This narrative should be realised in a coherent set of actions which give it expression . . . strategic narrative is not just concerned with audiences exterior to one’s side, or coalition.  One of the key functions is to achieve unity of effort, ideally to give coherent expression to that side’s will, as Carl von Clausewitz would put it.  page 182.

A strategic narrative that is seen as incoherent or contradictory by the various audiences, or becomes incoherent over time, will obviously fail in its purpose.

James Boyd White (“the other Boyd”) devotes an entire chapter to Thucydides in his When Words Lose Their Meaning.  The tight fit between the speeches provided by Thucydides throughout The Peloponnesian War and the strategic narrative then in effect act as an indicator of how these various strategic narratives develop or decay over time.  The words also act as reflections of the loss of moral and material cohesion within the various political communities depicted as the war progresses.  Boyd White describes accurately Thucydides world as related in Book 1:

. . . this was a highly structured world, rich in resources for argument and action.  The very fact that the cities could jockey for position as they did, each seeking to place the other in the wrong, shows that they operated on terms established by a shard and comprehensible discourse and that each was acting in part for an audience, internal or external, who would use that discourse to judge what it did.  Thucydides now gives us the opportunity to learn something about the nature of that discourse, for at this moment Corcyra sends a delegation to Athens to ask for an alliance, and Corinth sends a representative to resist them.  Thucydides presents their speeches in considerable detail.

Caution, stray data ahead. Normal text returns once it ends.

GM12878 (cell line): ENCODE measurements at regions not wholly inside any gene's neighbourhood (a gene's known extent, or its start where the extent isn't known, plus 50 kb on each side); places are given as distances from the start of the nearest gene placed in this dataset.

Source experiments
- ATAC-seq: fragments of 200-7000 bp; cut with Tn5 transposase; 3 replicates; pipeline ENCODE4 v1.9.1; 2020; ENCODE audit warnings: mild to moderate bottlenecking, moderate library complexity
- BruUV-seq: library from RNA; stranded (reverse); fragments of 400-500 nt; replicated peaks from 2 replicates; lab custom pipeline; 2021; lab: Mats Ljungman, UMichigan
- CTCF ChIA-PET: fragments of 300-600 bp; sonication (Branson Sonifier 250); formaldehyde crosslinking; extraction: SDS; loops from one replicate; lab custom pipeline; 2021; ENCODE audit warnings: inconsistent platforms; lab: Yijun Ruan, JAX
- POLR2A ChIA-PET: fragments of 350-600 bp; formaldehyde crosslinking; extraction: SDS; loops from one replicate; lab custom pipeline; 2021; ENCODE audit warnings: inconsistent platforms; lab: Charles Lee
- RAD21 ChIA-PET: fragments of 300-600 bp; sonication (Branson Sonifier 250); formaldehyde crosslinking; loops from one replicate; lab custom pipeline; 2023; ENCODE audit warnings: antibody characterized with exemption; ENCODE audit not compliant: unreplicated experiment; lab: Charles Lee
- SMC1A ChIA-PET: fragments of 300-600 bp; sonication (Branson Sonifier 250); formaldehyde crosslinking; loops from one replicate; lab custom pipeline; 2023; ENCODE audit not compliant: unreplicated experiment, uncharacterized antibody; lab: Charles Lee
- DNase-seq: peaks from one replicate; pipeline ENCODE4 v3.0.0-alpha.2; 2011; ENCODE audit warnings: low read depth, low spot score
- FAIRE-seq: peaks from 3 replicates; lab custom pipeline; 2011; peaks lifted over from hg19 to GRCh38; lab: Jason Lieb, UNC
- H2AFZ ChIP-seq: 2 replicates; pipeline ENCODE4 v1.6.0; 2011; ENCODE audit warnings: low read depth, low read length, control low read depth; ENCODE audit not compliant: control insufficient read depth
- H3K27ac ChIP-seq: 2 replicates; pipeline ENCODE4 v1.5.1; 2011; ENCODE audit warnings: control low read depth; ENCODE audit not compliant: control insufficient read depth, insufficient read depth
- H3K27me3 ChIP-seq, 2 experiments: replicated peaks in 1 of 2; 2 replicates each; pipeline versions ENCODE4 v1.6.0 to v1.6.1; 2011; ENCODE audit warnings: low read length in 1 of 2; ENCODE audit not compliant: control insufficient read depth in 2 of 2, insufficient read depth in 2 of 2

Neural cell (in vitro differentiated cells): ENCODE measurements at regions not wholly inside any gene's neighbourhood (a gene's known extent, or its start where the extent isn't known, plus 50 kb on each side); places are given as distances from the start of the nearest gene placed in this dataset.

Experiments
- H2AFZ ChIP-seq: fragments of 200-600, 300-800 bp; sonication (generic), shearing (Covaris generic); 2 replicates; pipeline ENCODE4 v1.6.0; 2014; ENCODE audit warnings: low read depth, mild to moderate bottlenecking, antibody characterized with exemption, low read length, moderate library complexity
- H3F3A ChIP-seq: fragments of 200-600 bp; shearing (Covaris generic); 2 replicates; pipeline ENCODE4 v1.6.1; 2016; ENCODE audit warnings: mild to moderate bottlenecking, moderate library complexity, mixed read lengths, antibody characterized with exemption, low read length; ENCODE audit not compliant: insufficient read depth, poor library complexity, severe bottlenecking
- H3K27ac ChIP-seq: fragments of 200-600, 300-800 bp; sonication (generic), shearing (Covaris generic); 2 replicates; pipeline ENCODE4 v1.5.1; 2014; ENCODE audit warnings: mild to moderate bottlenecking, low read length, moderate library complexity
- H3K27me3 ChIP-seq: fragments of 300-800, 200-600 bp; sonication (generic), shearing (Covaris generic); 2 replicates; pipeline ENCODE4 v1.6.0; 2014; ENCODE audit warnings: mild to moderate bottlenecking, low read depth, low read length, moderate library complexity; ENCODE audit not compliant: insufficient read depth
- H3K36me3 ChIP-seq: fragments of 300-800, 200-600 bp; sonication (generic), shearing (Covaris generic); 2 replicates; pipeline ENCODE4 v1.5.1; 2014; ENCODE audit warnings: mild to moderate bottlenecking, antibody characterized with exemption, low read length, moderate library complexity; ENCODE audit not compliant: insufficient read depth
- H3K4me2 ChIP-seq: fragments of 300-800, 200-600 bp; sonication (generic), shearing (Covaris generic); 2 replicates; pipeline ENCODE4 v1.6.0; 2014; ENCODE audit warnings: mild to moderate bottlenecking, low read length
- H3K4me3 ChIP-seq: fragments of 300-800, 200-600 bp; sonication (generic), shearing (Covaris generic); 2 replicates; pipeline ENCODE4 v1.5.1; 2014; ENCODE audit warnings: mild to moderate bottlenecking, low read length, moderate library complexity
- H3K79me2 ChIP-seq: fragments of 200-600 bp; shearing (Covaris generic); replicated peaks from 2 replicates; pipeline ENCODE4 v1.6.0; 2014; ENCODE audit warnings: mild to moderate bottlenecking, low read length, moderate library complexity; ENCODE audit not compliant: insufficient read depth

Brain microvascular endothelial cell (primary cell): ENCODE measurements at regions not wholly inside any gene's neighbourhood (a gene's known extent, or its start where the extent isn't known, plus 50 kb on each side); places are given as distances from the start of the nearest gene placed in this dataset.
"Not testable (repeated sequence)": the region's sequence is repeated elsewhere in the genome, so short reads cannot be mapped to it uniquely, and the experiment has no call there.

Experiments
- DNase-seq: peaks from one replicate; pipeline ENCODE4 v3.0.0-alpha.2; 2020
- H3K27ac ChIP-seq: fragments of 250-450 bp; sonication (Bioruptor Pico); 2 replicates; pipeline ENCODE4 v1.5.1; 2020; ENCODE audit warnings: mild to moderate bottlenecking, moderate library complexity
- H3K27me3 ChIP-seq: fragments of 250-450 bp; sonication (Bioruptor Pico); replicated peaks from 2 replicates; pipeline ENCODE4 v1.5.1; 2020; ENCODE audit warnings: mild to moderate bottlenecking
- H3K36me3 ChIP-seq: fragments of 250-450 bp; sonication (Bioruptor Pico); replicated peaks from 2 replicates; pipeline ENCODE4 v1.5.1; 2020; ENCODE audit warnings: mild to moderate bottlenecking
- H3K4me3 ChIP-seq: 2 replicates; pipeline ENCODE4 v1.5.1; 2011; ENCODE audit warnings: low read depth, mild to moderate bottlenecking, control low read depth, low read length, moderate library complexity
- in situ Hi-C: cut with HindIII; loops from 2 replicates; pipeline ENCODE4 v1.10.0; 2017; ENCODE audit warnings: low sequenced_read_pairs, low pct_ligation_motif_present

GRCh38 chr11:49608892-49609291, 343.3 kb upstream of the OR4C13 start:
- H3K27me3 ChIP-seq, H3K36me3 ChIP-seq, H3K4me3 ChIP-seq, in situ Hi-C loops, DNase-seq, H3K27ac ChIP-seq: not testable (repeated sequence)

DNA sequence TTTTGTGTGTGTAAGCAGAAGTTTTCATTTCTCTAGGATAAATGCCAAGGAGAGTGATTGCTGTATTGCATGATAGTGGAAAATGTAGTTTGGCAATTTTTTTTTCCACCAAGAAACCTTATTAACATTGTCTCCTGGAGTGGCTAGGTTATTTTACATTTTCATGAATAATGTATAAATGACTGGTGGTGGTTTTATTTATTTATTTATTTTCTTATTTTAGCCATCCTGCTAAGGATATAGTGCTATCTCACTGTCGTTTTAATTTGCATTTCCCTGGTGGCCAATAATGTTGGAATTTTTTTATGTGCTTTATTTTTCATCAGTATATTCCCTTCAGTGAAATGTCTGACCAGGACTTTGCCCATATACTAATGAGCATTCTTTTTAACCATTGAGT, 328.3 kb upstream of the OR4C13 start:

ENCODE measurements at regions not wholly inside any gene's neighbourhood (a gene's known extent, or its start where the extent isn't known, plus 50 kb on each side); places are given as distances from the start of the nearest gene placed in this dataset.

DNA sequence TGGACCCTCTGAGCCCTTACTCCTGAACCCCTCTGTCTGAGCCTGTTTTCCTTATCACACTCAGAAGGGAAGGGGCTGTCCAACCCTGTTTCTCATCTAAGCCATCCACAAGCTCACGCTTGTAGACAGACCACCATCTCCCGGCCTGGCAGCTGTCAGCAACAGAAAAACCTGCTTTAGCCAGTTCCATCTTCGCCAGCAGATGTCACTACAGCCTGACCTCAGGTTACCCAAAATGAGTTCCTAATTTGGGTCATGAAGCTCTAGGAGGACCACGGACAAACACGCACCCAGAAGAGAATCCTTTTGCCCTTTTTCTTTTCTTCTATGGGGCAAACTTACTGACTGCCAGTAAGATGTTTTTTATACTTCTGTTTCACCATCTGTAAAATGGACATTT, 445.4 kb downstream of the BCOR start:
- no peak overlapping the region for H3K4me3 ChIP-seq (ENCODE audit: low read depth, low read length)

This is a highly literary moment, of which we can ask: Of all the things that might be said here, what will the speakers choose to say? How will they try to persuade the Athenians to do what they want them to?  To what values will they appeal, for example?  What pleas, what charges, what veiled or explicit threats or promises, will they make?  Will they call on the gods, on compassion or justice, or on tradition of the law?  Will they appeal to the Athenians’ economic or military self-interest, and if so how will they define these things?  Or will they appeal to the Athenians’ sense of their own character, say, as virtuous or brave or generous, and how will they do that?  In what terms will they tell their stories?  page 62

Book 1 fittingly ends with Pericles’s speech to the Athenians (1.140-144), where he lays out clearly the strengths and weaknesses of the two sides.  He accurately depicts Athens’s advantage at the onset and rightly fears the potential blunders of his own side over the strengths and strategy of the enemy.  Given her position among the Greeks, Athens has no choice but to fight.

On to Book 2.

Manea interviews H.R. McMaster at SWJ

Wednesday, June 1st, 2016

[by Mark Safranski / “zen“]

Octavian  Manea sits down with historian, military futurist and veteran of 73 Easting and Tal Afar,  LTG H.R. McMaster at Small Wars Journal.

Future Missions Through the Lens of the US Army Operating Concept

Q: Let’s revisit your Tal Afar experience with an eye to the future operational environment where (mega)cities, urban slums and operating among populations is becoming the new normal. What are some of the personal lessons that you see relevant for this not very distant future?